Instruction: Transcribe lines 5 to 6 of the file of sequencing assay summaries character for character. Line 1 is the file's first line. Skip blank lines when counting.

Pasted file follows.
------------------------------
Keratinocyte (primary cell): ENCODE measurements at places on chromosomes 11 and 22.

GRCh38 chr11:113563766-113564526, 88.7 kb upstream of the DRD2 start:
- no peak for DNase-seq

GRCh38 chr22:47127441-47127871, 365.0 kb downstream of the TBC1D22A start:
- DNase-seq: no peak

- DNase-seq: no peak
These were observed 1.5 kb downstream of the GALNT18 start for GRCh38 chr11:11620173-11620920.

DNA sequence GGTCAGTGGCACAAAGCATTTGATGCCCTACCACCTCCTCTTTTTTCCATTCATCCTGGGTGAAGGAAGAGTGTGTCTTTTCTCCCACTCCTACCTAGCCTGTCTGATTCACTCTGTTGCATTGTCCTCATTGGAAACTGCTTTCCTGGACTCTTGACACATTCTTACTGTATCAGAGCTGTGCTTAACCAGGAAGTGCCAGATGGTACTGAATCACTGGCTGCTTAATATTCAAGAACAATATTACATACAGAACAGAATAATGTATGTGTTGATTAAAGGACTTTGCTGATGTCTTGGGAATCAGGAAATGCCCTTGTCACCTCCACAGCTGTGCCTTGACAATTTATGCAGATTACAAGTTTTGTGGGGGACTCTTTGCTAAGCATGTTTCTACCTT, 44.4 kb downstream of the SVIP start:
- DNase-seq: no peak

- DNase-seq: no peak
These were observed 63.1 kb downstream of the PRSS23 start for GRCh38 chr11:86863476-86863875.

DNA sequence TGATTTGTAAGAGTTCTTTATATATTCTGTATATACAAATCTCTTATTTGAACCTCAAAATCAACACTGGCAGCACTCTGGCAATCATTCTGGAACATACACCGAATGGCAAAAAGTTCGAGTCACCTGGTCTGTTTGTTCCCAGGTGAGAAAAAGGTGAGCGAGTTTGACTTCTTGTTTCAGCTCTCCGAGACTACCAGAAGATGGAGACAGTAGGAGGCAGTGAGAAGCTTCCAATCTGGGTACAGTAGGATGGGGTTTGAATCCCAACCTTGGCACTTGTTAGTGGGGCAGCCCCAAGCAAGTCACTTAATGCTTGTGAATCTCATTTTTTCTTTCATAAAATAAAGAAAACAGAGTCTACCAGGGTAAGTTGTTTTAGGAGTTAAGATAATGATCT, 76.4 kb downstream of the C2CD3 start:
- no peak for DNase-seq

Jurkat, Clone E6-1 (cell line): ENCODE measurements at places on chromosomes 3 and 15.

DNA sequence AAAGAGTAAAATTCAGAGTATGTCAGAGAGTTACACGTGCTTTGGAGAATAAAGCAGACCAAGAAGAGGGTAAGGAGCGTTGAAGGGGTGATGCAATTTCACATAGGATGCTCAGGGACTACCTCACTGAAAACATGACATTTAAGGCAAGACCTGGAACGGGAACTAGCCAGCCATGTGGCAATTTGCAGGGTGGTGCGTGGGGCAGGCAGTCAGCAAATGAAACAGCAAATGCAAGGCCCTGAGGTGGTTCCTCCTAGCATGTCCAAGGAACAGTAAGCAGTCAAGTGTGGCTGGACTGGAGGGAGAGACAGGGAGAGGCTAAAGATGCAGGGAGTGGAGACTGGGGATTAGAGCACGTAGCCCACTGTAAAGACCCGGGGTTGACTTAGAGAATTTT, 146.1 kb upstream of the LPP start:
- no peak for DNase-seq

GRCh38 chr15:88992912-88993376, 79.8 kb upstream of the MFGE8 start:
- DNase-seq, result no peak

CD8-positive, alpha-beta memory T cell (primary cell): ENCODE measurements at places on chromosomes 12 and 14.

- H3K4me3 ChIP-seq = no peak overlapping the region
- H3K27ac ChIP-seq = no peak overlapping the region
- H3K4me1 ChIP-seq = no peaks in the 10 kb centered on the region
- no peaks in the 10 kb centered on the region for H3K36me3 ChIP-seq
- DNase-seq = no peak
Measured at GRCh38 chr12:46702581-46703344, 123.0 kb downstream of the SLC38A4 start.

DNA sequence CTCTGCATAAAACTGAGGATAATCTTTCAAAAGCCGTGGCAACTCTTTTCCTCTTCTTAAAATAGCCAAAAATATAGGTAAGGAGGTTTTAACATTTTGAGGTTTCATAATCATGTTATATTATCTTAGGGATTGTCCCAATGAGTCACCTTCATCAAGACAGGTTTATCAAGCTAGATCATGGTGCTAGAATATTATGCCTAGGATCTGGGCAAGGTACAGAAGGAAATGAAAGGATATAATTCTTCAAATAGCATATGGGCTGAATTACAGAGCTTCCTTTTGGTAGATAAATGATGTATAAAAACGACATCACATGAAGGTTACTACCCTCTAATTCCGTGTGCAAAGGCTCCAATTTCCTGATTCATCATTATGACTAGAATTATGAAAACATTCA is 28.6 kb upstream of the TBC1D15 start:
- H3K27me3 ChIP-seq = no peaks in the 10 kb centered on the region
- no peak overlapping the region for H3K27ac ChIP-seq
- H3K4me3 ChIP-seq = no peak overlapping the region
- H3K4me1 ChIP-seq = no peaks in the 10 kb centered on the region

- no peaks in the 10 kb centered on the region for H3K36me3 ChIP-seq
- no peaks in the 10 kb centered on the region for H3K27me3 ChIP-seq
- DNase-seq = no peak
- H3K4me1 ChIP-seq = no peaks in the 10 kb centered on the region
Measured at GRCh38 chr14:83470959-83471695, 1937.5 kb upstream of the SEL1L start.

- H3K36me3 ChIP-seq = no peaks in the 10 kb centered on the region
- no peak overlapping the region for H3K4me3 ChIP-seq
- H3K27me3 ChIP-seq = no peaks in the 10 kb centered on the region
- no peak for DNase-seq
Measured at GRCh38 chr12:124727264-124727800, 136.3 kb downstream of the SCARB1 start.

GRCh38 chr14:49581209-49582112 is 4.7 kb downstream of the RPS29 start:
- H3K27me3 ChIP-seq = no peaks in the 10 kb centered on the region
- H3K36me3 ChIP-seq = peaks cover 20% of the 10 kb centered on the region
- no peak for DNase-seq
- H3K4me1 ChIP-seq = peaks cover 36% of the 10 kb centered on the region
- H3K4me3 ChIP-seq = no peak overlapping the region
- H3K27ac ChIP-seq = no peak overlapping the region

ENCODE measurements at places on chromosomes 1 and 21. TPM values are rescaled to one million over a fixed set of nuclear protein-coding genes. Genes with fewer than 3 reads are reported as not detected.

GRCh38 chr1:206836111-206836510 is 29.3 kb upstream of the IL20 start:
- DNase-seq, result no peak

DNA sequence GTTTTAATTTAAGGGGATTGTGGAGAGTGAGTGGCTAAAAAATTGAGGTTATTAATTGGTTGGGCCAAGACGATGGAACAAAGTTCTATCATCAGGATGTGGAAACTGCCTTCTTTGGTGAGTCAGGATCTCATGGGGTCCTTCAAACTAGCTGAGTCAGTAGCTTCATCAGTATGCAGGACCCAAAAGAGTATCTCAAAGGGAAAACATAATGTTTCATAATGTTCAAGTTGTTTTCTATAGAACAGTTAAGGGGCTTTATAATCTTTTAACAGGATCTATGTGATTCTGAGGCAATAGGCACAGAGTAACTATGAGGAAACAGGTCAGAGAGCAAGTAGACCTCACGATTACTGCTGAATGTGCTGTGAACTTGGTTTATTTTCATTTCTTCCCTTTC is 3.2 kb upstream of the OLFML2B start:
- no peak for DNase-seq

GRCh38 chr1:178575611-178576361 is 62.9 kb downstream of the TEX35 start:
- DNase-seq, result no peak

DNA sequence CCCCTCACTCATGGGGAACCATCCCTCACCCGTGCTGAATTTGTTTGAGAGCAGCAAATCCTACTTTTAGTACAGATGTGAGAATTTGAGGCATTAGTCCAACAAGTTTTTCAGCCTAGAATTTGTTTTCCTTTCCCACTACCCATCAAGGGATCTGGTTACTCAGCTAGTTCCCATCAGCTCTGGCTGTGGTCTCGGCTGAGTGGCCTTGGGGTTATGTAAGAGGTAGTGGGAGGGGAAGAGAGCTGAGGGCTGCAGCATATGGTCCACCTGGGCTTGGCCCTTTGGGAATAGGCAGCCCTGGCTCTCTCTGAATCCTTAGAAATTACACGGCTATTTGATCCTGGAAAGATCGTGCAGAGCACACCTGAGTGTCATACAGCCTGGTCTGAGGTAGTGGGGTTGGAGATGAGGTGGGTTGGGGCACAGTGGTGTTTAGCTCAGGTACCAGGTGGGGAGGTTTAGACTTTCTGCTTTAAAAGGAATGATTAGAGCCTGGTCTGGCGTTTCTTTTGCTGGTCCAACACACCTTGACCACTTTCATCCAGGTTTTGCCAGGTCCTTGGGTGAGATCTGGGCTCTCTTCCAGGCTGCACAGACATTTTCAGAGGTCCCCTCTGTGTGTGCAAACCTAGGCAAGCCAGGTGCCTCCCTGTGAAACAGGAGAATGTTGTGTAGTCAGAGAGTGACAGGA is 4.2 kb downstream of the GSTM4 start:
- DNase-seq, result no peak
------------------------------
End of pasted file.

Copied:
- DNase-seq: no peak

- DNase-seq: no peak